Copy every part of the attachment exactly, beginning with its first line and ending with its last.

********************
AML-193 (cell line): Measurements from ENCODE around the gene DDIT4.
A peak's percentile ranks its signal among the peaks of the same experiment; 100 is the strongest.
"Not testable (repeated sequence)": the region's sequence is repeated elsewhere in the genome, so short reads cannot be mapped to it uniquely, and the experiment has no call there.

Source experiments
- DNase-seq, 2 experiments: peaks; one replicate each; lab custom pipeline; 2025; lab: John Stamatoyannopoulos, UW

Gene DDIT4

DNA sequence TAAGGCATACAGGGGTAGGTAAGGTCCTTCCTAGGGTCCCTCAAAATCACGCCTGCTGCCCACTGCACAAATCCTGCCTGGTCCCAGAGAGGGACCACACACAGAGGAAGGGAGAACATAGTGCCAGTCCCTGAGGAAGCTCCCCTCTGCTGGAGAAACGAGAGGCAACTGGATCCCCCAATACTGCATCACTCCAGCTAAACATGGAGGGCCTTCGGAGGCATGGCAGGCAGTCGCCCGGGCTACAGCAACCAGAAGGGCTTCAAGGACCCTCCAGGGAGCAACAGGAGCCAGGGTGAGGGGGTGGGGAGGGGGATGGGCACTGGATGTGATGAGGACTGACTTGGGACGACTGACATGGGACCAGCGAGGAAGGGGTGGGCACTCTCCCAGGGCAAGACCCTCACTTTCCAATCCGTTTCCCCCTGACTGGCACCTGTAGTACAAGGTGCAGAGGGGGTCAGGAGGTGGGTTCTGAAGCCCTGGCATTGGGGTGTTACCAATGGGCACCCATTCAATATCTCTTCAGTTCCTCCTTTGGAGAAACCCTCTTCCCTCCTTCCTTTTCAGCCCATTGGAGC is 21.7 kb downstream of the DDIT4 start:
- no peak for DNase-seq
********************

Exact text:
AML-193 (cell line): Measurements from ENCODE around the gene DDIT4.
A peak's percentile ranks its signal among the peaks of the same experiment; 100 is the strongest.
"Not testable (repeated sequence)": the region's sequence is repeated elsewhere in the genome, so short reads cannot be mapped to it uniquely, and the experiment has no call there.

Source experiments
- DNase-seq, 2 experiments: peaks; one replicate each; lab custom pipeline; 2025; lab: John Stamatoyannopoulos, UW

Gene DDIT4

DNA sequence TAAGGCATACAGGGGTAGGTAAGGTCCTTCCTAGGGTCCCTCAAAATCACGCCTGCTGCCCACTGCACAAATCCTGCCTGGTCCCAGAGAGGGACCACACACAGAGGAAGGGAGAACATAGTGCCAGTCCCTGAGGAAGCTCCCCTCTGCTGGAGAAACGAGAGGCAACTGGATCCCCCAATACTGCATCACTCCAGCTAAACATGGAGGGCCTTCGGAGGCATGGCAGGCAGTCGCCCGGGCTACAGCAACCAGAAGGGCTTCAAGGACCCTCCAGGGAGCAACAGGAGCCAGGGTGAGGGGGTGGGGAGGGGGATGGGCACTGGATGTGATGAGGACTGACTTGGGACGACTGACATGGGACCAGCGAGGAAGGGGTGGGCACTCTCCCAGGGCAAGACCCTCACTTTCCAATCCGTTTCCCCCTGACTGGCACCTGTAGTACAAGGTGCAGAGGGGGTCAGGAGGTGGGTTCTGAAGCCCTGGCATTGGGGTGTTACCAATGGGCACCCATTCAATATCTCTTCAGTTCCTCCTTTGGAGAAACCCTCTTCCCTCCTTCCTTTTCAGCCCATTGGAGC is 21.7 kb downstream of the DDIT4 start:
- no peak for DNase-seq